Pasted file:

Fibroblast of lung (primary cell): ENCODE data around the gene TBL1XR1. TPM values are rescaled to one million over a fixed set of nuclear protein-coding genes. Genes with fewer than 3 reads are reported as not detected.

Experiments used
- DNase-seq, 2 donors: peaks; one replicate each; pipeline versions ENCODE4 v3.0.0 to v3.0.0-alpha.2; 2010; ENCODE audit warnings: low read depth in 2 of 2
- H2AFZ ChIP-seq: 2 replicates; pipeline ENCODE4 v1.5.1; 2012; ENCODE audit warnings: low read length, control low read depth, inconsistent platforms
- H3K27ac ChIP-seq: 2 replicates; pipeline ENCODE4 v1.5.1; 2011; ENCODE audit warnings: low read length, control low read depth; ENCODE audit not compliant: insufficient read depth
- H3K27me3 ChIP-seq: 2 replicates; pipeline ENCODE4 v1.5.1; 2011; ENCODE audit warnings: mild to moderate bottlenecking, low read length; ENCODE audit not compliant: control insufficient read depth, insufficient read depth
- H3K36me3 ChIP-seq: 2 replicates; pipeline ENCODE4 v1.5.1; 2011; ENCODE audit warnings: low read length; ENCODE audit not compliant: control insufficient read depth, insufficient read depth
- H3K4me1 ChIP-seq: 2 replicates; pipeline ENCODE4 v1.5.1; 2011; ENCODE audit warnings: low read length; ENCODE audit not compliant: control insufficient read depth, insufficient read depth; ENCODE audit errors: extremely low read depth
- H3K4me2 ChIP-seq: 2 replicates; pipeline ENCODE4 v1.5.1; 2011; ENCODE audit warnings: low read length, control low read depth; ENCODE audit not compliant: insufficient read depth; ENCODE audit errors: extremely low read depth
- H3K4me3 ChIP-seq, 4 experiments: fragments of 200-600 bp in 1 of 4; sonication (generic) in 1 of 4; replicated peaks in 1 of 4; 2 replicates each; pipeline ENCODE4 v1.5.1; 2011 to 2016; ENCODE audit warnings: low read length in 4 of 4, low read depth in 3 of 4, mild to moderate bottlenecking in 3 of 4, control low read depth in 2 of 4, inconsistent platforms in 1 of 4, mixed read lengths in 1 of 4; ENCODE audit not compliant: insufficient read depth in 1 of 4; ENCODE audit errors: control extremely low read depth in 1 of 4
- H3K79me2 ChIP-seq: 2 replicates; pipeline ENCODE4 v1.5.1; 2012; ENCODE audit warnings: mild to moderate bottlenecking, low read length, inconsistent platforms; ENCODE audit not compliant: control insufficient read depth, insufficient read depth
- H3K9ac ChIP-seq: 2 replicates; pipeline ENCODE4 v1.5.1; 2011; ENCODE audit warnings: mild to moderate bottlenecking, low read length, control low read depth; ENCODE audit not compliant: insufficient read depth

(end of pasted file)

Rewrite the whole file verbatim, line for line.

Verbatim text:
Fibroblast of lung (primary cell): ENCODE data around the gene TBL1XR1. TPM values are rescaled to one million over a fixed set of nuclear protein-coding genes. Genes with fewer than 3 reads are reported as not detected.

Experiments used
- DNase-seq, 2 donors: peaks; one replicate each; pipeline versions ENCODE4 v3.0.0 to v3.0.0-alpha.2; 2010; ENCODE audit warnings: low read depth in 2 of 2
- H2AFZ ChIP-seq: 2 replicates; pipeline ENCODE4 v1.5.1; 2012; ENCODE audit warnings: low read length, control low read depth, inconsistent platforms
- H3K27ac ChIP-seq: 2 replicates; pipeline ENCODE4 v1.5.1; 2011; ENCODE audit warnings: low read length, control low read depth; ENCODE audit not compliant: insufficient read depth
- H3K27me3 ChIP-seq: 2 replicates; pipeline ENCODE4 v1.5.1; 2011; ENCODE audit warnings: mild to moderate bottlenecking, low read length; ENCODE audit not compliant: control insufficient read depth, insufficient read depth
- H3K36me3 ChIP-seq: 2 replicates; pipeline ENCODE4 v1.5.1; 2011; ENCODE audit warnings: low read length; ENCODE audit not compliant: control insufficient read depth, insufficient read depth
- H3K4me1 ChIP-seq: 2 replicates; pipeline ENCODE4 v1.5.1; 2011; ENCODE audit warnings: low read length; ENCODE audit not compliant: control insufficient read depth, insufficient read depth; ENCODE audit errors: extremely low read depth
- H3K4me2 ChIP-seq: 2 replicates; pipeline ENCODE4 v1.5.1; 2011; ENCODE audit warnings: low read length, control low read depth; ENCODE audit not compliant: insufficient read depth; ENCODE audit errors: extremely low read depth
- H3K4me3 ChIP-seq, 4 experiments: fragments of 200-600 bp in 1 of 4; sonication (generic) in 1 of 4; replicated peaks in 1 of 4; 2 replicates each; pipeline ENCODE4 v1.5.1; 2011 to 2016; ENCODE audit warnings: low read length in 4 of 4, low read depth in 3 of 4, mild to moderate bottlenecking in 3 of 4, control low read depth in 2 of 4, inconsistent platforms in 1 of 4, mixed read lengths in 1 of 4; ENCODE audit not compliant: insufficient read depth in 1 of 4; ENCODE audit errors: control extremely low read depth in 1 of 4
- H3K79me2 ChIP-seq: 2 replicates; pipeline ENCODE4 v1.5.1; 2012; ENCODE audit warnings: mild to moderate bottlenecking, low read length, inconsistent platforms; ENCODE audit not compliant: control insufficient read depth, insufficient read depth
- H3K9ac ChIP-seq: 2 replicates; pipeline ENCODE4 v1.5.1; 2011; ENCODE audit warnings: mild to moderate bottlenecking, low read length, control low read depth; ENCODE audit not compliant: insufficient read depth